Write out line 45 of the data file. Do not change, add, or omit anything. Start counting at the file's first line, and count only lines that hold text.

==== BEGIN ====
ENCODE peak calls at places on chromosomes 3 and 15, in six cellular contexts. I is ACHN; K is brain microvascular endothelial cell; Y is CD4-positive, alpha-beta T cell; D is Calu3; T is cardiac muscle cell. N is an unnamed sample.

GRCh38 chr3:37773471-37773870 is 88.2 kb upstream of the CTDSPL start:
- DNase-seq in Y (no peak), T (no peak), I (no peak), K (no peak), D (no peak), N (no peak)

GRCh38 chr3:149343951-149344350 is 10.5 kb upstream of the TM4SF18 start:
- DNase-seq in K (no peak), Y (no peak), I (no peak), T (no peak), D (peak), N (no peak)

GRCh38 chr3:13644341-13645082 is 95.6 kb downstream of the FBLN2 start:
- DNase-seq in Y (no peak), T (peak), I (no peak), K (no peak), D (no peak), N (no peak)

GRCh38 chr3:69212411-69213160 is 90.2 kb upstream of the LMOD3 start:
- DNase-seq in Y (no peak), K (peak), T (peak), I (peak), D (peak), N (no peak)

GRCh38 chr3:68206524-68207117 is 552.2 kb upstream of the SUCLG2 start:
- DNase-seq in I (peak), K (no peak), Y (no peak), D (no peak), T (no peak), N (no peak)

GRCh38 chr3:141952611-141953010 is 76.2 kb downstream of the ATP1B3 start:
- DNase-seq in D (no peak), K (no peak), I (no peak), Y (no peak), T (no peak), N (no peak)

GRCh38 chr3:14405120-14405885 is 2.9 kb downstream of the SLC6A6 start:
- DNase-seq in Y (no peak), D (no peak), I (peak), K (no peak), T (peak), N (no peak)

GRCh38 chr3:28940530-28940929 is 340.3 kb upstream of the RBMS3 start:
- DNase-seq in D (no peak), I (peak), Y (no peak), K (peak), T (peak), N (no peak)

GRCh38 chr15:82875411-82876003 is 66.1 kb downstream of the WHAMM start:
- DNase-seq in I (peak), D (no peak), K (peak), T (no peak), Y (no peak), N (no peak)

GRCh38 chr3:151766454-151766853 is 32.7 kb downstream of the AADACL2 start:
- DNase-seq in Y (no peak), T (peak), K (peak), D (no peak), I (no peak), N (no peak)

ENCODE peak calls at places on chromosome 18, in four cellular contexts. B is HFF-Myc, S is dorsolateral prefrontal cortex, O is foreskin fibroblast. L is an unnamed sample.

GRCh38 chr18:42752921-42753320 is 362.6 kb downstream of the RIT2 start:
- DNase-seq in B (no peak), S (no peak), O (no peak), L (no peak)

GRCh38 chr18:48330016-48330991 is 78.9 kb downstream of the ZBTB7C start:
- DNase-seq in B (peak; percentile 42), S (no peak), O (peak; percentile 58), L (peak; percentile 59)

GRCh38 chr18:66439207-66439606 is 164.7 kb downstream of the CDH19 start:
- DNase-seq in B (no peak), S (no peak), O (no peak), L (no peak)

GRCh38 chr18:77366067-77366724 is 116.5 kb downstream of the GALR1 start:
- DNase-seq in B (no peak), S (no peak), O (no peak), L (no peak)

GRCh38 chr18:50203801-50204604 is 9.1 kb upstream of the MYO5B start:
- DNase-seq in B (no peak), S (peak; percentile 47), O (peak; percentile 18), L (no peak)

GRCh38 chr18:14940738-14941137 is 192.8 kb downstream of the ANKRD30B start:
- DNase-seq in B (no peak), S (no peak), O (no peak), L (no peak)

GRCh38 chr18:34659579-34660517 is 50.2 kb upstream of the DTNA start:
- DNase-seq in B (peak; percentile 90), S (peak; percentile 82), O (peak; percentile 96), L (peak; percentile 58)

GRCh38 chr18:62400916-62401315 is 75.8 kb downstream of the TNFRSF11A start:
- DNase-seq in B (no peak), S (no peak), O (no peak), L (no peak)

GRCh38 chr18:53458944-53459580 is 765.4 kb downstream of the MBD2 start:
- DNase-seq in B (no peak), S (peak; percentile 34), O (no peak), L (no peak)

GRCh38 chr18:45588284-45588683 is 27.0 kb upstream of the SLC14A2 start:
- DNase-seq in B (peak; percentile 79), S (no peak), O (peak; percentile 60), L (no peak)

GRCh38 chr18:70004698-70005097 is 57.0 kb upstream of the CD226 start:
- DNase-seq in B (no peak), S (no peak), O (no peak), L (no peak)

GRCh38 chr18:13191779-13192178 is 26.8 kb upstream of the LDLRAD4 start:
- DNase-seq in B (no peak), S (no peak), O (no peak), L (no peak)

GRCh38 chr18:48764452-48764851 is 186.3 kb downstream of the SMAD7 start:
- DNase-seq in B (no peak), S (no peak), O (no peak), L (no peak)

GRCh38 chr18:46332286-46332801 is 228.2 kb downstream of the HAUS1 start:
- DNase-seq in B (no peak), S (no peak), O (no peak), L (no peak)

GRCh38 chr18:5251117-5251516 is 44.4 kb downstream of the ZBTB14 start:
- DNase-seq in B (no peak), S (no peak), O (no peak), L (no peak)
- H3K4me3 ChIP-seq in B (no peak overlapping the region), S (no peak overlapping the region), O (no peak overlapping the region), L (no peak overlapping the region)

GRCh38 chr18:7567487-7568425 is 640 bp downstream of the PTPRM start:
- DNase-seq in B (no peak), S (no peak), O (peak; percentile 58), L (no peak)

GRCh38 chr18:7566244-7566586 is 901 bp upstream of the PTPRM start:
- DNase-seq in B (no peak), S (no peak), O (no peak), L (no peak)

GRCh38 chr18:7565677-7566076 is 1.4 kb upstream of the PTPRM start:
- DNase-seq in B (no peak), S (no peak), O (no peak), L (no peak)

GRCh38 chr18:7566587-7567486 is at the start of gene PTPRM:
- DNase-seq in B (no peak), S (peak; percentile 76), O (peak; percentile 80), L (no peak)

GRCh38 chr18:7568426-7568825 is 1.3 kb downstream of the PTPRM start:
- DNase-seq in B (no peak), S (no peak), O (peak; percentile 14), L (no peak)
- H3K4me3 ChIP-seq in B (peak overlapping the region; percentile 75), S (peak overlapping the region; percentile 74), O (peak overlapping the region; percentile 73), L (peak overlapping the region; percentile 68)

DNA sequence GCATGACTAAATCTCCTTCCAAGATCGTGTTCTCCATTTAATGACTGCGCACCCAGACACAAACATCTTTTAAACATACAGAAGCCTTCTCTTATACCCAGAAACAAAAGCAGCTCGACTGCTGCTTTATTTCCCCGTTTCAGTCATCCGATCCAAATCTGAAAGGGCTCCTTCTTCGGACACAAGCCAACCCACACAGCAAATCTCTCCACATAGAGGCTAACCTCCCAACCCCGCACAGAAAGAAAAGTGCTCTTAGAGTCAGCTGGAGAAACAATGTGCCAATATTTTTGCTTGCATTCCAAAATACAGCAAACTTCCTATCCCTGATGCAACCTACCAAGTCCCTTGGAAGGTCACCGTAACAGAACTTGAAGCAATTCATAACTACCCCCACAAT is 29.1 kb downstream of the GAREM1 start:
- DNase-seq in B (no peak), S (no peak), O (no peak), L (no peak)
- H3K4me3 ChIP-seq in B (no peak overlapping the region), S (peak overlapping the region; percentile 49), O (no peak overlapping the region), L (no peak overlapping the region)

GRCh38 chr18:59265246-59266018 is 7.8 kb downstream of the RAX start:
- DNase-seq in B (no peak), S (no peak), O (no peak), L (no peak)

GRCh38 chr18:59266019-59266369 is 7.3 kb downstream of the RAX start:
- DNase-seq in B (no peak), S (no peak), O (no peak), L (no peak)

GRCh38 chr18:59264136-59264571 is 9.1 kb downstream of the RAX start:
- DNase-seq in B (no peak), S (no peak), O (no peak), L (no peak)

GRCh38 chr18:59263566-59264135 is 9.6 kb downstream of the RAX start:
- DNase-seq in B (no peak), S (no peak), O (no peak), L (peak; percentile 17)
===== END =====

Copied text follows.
GRCh38 chr18:13191779-13192178 is 26.8 kb upstream of the LDLRAD4 start: